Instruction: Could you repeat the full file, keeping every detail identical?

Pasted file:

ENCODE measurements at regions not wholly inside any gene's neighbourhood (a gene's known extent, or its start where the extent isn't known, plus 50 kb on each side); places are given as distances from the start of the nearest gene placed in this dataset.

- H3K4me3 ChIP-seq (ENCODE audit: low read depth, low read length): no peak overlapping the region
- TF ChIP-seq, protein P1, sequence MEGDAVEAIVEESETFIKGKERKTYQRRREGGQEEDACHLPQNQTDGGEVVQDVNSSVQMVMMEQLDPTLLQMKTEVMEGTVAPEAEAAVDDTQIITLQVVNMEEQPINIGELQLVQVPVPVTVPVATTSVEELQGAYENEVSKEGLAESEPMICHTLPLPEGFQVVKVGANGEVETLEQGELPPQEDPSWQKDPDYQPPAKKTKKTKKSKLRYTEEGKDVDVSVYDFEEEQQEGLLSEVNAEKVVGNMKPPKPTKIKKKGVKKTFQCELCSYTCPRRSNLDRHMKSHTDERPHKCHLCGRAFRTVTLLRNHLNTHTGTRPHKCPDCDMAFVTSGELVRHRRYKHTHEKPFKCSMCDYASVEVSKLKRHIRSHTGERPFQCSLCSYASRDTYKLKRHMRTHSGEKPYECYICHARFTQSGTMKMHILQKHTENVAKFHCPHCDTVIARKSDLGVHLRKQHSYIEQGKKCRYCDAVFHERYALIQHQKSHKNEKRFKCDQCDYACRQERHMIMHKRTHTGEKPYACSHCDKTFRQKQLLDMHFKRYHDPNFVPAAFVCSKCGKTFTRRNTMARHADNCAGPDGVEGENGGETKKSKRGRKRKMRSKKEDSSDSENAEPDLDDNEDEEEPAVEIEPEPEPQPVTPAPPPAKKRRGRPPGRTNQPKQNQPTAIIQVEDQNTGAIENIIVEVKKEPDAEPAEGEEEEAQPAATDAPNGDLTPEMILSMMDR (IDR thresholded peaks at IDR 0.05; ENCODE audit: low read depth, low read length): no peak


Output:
ENCODE measurements at regions not wholly inside any gene's neighbourhood (a gene's known extent, or its start where the extent isn't known, plus 50 kb on each side); places are given as distances from the start of the nearest gene placed in this dataset.

- H3K4me3 ChIP-seq (ENCODE audit: low read depth, low read length): no peak overlapping the region
- TF ChIP-seq, protein P1, sequence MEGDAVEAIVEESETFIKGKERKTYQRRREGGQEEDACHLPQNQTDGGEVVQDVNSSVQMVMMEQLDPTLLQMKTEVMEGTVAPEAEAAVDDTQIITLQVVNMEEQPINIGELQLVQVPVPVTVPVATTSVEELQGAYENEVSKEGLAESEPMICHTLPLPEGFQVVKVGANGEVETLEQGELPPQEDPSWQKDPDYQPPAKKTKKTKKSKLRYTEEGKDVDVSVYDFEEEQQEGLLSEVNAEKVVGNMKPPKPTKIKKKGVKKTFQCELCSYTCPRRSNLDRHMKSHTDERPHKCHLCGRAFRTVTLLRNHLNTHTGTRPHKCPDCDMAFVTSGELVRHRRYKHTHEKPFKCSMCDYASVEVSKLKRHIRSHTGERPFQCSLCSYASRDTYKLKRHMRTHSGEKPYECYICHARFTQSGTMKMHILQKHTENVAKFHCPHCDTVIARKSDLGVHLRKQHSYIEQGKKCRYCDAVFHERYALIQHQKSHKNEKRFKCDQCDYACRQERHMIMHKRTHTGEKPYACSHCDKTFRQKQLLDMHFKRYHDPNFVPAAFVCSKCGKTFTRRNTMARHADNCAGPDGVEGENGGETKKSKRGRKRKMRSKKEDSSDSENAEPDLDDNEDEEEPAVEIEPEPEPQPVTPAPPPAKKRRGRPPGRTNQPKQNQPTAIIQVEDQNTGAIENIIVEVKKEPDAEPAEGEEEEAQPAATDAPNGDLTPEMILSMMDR (IDR thresholded peaks at IDR 0.05; ENCODE audit: low read depth, low read length): no peak